Stocks trading flat in light pre-Thanksgiving holiday action

Dow stocks up modestly Wednesday, while S&P 500, NASDAQ averages trade flat to modestly negative. Next weekend’s possible freakout: Italian constitutional referendum.

Leonardo DiCaprio as "The Wolf of Wall Street." (PR still via YouTube trailer video)

WASHINGTON, November 23, 2016 – In all candor, there’s not much to write about this Wednesday, the day before the U.S. Thanksgiving holiday. Trading has been light this week, is light today and will likely be even lighter on Black Friday as many investors will be doing their trading at either the local shopping mall, at dollar stores at strip shopping centers, or online (prior to Cyber Monday) at or the dozens of brickless and mortarless e-tailers eager for all your money.

Along with the period after Christmas, this is one of two trading weeks of the year where any market moves—short of some surprise declaration of war—will range from suspicious to downright misleading, given that a relatively small number of traders can move stocks and markets significantly and sometimes dramatically, given the very thinness of the markets.

Everyone else will be having fun celebrating the holiday weekend and/or getting in vicious arguments reliving Election 2016 over what’s supposed to be a family-friendly celebration of America’s freedoms. Or those freedoms that still remain for America’s large and disreputable “basket of deplorables.”

Read also: Thanksgiving stock and bond trading schedule

But, back to the business at hand… Taking encouragement from or getting depressed over trading action Wednesday and Friday is simply a waste of time and Xanax. The real investment world will be back on Monday, and it’s at that time when we’ll see whether the Trump/Santa Claus Rally is likely to persist into December.

Even if this rally does continue, a likely Fed interest rate increase has been pre-judged to be a slam-dunk by the market. Adding to potentially increased sales of Tums and Maalox, an Italian referendum will be held on December 4, as well, one that could possibly add a third strike to the pair that the Brexit and the “Trexit” (the U.S. election of Donald Trump as America’s next president) have already levied against the Marxist and Globalist elites.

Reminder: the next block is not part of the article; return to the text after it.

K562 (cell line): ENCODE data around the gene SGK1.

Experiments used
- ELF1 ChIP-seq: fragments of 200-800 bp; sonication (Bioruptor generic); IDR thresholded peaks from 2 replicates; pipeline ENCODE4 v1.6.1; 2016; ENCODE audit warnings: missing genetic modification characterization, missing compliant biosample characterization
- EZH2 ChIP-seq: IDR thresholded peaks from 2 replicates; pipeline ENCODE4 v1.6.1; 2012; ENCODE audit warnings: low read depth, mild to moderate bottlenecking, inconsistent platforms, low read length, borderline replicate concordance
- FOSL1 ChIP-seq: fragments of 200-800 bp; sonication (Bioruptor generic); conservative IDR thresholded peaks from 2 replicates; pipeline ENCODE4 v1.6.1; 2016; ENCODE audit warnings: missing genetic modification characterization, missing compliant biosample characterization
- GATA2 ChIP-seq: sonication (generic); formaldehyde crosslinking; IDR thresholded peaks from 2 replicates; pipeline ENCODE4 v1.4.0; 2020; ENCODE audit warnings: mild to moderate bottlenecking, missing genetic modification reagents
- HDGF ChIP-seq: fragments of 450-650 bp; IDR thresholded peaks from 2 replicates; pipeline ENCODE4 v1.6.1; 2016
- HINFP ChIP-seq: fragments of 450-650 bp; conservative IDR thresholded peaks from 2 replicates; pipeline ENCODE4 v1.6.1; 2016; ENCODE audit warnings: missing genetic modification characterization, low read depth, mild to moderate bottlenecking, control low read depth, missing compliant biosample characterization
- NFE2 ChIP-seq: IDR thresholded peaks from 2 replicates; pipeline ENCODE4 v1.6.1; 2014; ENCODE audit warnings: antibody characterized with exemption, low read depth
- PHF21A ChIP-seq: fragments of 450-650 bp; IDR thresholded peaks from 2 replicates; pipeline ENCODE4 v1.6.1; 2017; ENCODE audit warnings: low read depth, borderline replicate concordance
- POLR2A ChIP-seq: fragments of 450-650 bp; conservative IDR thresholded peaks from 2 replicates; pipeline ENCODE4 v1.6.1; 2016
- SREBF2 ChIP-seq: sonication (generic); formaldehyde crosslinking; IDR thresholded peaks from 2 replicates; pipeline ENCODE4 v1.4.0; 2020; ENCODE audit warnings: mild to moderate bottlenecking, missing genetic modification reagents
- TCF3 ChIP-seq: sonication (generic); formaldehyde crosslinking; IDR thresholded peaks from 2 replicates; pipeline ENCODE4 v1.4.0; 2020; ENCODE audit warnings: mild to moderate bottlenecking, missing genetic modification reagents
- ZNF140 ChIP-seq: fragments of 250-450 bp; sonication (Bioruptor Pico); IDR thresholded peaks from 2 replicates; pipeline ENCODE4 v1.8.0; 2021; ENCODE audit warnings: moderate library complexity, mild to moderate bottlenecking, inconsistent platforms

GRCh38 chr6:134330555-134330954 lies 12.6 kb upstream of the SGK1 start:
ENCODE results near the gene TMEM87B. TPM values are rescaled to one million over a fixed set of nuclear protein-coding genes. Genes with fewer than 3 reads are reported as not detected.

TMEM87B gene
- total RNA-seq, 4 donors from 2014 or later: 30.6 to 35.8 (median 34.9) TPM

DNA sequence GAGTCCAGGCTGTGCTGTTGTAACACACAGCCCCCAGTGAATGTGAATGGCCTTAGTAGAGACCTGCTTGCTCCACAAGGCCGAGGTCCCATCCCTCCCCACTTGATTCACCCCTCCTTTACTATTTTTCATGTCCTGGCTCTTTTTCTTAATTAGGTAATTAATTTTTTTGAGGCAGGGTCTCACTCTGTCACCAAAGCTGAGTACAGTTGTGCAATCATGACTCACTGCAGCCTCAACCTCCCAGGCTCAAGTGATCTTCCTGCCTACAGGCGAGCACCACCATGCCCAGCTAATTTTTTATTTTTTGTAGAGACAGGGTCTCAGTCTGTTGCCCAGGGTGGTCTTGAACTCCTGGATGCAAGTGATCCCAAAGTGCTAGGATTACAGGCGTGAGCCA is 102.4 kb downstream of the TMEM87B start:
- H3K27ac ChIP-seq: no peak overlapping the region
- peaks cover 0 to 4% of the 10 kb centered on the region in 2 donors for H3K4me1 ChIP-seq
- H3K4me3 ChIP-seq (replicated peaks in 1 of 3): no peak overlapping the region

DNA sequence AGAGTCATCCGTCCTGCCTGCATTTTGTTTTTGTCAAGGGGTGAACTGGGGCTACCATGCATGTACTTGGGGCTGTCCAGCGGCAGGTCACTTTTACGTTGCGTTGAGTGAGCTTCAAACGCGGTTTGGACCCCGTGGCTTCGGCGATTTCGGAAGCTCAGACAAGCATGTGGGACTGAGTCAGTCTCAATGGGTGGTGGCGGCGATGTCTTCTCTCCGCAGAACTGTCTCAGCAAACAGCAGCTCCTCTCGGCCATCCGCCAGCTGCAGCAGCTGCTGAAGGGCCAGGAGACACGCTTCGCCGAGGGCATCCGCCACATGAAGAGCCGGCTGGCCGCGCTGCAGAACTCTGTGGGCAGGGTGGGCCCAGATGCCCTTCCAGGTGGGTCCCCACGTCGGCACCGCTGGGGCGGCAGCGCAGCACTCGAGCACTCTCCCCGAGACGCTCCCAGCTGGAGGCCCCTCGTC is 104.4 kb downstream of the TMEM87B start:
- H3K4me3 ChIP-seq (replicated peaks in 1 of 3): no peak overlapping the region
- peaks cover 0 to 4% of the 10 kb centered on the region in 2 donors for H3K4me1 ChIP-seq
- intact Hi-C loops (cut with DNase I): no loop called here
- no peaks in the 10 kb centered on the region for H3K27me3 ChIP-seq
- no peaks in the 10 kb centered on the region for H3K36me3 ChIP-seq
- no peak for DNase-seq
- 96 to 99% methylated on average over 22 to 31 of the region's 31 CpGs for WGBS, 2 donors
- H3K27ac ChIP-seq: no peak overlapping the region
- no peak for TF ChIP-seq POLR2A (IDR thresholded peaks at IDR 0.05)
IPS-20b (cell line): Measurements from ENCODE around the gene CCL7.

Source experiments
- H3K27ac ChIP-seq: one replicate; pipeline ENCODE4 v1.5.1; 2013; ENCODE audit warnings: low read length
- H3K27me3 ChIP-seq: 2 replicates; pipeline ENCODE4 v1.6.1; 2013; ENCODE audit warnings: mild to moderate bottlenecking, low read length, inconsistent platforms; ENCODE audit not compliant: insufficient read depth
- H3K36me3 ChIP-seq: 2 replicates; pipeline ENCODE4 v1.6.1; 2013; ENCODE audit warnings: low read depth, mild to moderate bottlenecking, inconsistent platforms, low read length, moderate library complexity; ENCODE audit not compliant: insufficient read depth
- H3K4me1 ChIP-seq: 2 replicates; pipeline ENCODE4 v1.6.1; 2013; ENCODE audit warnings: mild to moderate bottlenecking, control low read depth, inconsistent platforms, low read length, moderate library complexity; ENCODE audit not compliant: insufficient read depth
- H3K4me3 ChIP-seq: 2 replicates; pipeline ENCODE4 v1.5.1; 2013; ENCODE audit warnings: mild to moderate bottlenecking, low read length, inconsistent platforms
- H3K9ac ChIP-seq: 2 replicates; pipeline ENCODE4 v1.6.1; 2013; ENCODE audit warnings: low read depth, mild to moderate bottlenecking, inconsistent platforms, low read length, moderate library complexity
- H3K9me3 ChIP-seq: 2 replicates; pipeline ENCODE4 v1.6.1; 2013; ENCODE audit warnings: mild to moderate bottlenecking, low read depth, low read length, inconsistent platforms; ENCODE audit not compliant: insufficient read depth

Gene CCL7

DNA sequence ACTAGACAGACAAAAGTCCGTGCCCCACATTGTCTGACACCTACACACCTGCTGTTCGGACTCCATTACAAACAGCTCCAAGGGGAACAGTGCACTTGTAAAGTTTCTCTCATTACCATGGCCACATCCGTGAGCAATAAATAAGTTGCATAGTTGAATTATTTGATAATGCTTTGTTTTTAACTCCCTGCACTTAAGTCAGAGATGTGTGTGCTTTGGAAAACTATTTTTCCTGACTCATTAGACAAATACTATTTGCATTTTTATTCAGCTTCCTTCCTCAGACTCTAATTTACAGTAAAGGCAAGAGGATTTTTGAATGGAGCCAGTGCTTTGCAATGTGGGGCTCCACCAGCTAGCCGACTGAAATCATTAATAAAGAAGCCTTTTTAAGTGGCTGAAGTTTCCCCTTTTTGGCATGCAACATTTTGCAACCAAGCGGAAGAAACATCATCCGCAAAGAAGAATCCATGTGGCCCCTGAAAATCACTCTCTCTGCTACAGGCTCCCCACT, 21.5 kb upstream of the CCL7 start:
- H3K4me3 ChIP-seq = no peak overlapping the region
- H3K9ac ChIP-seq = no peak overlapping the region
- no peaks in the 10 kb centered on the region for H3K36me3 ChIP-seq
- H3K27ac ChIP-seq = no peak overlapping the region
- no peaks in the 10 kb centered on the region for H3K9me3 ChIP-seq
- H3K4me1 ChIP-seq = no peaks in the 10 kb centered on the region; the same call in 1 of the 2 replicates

A report earlier today via CNBC tells us why the Italians could be a market issue next weekend:

“On Dec. 4, Italian citizens will vote in a referendum on whether to overhaul their national constitution, which probably has to be amended if Prime Minister Matteo Renzi is going to push badly needed economic reforms through the country’s complicated lawmaking process.

“The vote is widely seen as determining Renzi’s political fate, and he may resign if a ‘no’ vote prevails. Opinion polls show most Italians opposing the proposed constitutional changes, which economists say Italy desperately needs if it’s going to streamline its government and spark growth.

“HSBC warned in a note to clients after the U.S. election that a global surge in anti-establishment feeling — exemplified by the U.K. referendum and the U.S. presidential election — could embolden populist views already widespread in Italy.”

If this seems hard to parse, it is. In the U.K. and the U.S., “change” and “populism” meant that the middle class-killing, legacy elitist policies of both countries needed to be reversed, quickly and utterly in order to save both countries from becoming banana republics, characterized by perpetual low-class vs. upper-class battling and violence, not to mention individual and economic freedoms.

But in Italy, the upper-lower class dichotomy has been well established for a considerable period of time, and any constitutional changes at all are seen, probably realistically, by lower and union classes as eroding whatever powers they might still have and ceding them to the globalists. It’s a tangled web over there, and a “No” vote regarding constitutional change could actually be a bad thing for all concerned, since that economy is already badly stressed.

Time will tell. But with regard to U.S. and European markets, any vote viewed as negative toward the international banking business could upend the current positive outlook on that sector at least in the U.S.

But that’s for next time. Right now, the best investment strategy is probably to forget all the nonsense and start pre-prepping the Thanksgiving turkey and trimmings while making sure the commercial-and-commentary killer button on your remote is functional so you can bleep the nonsense from ESPN during this weekend’s professional and college football extravaganzas.

A happy and safe Thanksgiving Holiday to you all. We’ll pop up this week with columns only if something significant happens. Otherwise, we’re taking a few days off as well.

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Terry Ponick
Biographical Note: Dateline Award-winning music and theater critic for The Connection Newspapers and the Reston-Fairfax Times, Terry was the music critic for the Washington Times print edition (1994-2010) and online Communities (2010-2014). Since 2014, he has been the Business and Entertainment Editor for Communities Digital News (CDN). A former stockbroker and a writer and editor with many interests, he served as editor under contract from the White House Office of Science and Technology Policy (OSTP) and continues to write on science and business topics. He is a graduate of Georgetown University (BA, MA) and the University of South Carolina where he was awarded a Ph.D. in English and American Literature and co-founded one of the earliest Writing Labs in the country. Twitter: @terryp17